Herrrrrrrr-Man," they chant in enemy arenas, prolonging the first syllable. Or they hold up signs: GO HOME, HERMAN ( N.C. State), or J.R. CAN'T REID ( Duke). If the ultimate measurement of a prodigy is the level of abuse he suffers from the opposition, college basketball's next Mozart has arrived, wearing baby blue sneakers and a baby brown flattop. "I just like to go out early in the warm-ups and see if the fans have anything new for me," the kid says. "That stuff just gets me pumped."
After two-thirds of a debut-taunt season, it may be folly if not downright dangerous to even think of North Carolina freshman Herman Reid Jr. as a kid. Or even as Herman. J.R. (obviously Just Right to freethinking Tobacco Roadies everywhere), the 6'9", 240-pound monster tot Dean Smith has let loose on college basketball, already plays the game as if the other teams are all children and he is some kind of lesser god. If any individual can put the lie to the notion that the quality of college basketball has been leveled this season by parity (see following story), Reid is the one.
Who has shot J.R.? Certainly not the Wahoos of Virginia. In two games against his home-state school, Reid pounded out 38 points and 20 rebounds. In the second of those games, a 74-73 overtime win over Virginia in Chapel Hill, the Tar Heels' closest call in their 12-0 romp through the ACC (Carolina is 25-2 overall), Reid buried the last two free throws in regulation and then a crucial three-point play. Did Purdue out-do J.R. in, wouldn't you know it, Dallas? Was he shut down by La Salle, N.C. State, Duke, Clemson? Forget it. Reid has hung up double-figure points and rebounds against each, seven double-double games in all.
"Just learning," J.R. keeps saying. "The coaches have been patient with me, but I can't expect to pick up Coach Smith's system right away. I'm still thinking too much instead of just going ahead and doing it."
Nonetheless the rookie has been doing plenty. There was last Saturday's rematch against pretender Clemson, which decided again to run with home-standing Carolina. Bad move. Reid's field goal percentage was merely human (3 for 13), but the threat of his immovable-force body amid the vicious tangling down low caused severe foul problems for the Tiger big men, Horace Grant and Jerry Pryor; he opened up the outside for the Tar Heels' three-point men (the team was 12 of 18 in treys), and the Tar Heels rolled to their ACC regular season-clinching 96-80 victory.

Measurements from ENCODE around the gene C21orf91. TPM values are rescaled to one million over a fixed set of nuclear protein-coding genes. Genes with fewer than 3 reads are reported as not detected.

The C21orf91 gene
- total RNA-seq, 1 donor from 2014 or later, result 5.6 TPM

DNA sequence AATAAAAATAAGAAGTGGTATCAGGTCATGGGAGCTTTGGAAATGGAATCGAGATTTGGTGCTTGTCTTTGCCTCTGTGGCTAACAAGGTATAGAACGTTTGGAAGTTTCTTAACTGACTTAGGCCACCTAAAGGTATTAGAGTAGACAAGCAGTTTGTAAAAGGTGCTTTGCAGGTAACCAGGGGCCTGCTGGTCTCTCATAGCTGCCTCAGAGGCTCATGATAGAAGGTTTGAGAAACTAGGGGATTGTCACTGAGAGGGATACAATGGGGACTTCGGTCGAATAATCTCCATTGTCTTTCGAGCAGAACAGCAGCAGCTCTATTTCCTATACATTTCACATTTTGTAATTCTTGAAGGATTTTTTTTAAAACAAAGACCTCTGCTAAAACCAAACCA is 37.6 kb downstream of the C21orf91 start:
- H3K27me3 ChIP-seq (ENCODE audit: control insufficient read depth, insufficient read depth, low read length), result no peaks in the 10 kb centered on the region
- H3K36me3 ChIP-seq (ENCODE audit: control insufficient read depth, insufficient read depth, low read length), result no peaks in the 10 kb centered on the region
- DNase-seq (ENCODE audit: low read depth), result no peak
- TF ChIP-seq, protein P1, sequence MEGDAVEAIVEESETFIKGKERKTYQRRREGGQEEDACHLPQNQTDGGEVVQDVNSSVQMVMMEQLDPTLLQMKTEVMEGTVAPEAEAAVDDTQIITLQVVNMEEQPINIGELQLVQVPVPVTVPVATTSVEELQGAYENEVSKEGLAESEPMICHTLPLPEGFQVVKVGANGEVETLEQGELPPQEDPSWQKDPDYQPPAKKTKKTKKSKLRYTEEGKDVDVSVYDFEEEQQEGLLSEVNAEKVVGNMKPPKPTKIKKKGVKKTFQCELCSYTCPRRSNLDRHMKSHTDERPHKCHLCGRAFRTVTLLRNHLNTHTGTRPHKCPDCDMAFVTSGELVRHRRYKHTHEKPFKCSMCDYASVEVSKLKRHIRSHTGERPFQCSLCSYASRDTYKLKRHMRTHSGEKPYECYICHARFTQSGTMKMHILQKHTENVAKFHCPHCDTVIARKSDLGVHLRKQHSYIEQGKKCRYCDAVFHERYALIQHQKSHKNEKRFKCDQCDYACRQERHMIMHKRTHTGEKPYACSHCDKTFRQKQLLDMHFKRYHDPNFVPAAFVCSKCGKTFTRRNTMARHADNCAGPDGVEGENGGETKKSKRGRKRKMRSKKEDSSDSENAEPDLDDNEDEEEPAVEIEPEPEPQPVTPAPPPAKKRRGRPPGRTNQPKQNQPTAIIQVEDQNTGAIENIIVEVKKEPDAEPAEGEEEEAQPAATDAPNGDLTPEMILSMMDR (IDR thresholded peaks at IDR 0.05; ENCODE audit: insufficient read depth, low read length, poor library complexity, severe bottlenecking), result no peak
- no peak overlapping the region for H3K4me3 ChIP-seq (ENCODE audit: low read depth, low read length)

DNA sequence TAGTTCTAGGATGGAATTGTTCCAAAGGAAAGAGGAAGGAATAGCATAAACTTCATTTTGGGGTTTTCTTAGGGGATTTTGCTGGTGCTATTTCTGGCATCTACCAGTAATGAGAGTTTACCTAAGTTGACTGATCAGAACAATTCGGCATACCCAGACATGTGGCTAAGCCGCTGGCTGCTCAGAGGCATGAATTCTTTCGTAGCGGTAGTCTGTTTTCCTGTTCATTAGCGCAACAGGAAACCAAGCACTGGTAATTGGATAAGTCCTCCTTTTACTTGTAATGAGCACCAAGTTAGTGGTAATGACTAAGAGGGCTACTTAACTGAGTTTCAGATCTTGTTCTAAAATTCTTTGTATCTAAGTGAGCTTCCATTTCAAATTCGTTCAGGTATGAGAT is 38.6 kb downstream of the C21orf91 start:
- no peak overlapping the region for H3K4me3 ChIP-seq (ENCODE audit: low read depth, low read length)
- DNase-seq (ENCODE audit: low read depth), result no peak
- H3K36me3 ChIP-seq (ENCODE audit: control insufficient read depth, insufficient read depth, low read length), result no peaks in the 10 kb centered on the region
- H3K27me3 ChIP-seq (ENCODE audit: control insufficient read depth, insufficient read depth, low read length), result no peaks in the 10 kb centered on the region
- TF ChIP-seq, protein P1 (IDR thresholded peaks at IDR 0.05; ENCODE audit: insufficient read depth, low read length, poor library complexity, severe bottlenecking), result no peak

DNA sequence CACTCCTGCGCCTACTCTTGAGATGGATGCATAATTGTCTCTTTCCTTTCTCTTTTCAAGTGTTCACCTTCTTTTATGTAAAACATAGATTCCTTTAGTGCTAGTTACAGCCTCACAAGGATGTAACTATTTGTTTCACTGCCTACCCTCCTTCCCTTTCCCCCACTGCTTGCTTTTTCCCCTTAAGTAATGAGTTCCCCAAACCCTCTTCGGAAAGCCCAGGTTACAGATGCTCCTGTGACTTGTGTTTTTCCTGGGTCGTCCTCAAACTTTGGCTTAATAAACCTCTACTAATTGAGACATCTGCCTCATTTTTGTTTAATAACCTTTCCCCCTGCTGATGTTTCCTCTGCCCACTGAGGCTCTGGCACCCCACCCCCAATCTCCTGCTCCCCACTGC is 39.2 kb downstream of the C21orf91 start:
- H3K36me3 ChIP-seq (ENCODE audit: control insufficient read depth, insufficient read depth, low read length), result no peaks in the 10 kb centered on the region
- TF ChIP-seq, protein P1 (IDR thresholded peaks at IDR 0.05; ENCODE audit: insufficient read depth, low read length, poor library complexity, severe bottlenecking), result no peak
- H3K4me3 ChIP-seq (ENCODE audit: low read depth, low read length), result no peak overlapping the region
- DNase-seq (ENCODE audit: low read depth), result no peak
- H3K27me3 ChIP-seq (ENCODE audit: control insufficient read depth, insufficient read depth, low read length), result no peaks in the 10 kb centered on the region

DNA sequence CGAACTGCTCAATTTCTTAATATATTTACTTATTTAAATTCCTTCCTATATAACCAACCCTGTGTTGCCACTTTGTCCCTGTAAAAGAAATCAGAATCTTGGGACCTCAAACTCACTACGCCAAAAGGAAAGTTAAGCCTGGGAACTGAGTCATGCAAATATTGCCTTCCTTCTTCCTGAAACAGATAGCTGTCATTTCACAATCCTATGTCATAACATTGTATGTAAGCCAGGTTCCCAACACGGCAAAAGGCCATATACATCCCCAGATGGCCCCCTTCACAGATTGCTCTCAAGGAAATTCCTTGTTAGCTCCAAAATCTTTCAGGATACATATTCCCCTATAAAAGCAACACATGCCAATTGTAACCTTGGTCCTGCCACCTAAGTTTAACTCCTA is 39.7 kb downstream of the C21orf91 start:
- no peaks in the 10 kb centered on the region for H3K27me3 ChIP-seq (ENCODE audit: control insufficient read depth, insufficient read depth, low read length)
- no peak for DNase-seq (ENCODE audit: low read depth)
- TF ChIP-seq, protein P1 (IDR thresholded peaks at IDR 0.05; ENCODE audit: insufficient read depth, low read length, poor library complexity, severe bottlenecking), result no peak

Even with senior forward Joe Wolf and sophomore guard Jeff Lebo having bountiful seasons, when Carolina's star backcourtman, Kenny Smith, had to miss the Heels' game at Notre Dame with a knee injury, Reid was the man the Heels turned to. In that 60-58 Irish upset, J.R. scored six straight points for a 53-44 Carolina lead before finally looking like a novice on a potential game-winning baseline drive. He turned that into a 360-degree, off-balance reverse moonball, taking the puzzling initiative probably because his more learned teammates seemed afraid to shoot. "When any good player gets to crunch time, they want the ball," he says.
Reid's post-up, one-hand elevator jumper, either facing the basket or turning around, is already one of the more dangerous weapons in the sport, especially as an option to his line-drive, baby jump hook, which he releases as opponents' bodies bounce off him. Then there's his precise drop-step move, and his change-of-direction dribble—he has gone coast-to-coast as middle man in the Tar Heels' break on several occasions. His hands are massive prime cuts, something out of a meat locker. The touch. That body. In the lane J.R. is virtually unstoppable.
Pro scouts say that if Reid were to come out this year, he would be drafted No. 2 behind Navy's David Robinson, who has only served on an aircraft carrier; J.R. looks like one. It was in tribute to Reid's flattop that N.C. State fans showered the court at Raleigh with paper airplanes. "A ski-slope box with fade on the side," is how J.R. describes the do, which J.R. Jrs. are copying on school yard courts throughout the land.
North Carolina's rivals will be dismayed to learn that Reid is still several years away from full maturity. Dean Smith, who likes to downplay the role of freshmen on his teams, continually stresses Reid's youth and his defensive lapses, and he says the media have made J.R. out to be better than he is. "If I were J.R., I'd try to carry Kenny Smith's and Jeff Lebo's bags for all the passes they give him," says Smith. Uh-huh. Kenny and Jeff someday will be asking J.R. for an autograph on his Hall of Fame photo.
"J.R. is not a freshman," Wolfpack coach Jim Valvano insists, perhaps trying to wish J.R. out of the conference. "I swear I saw him play in the Marines somewhere, I think it was 1967 or '68. He's so good already, he should go hardship right now."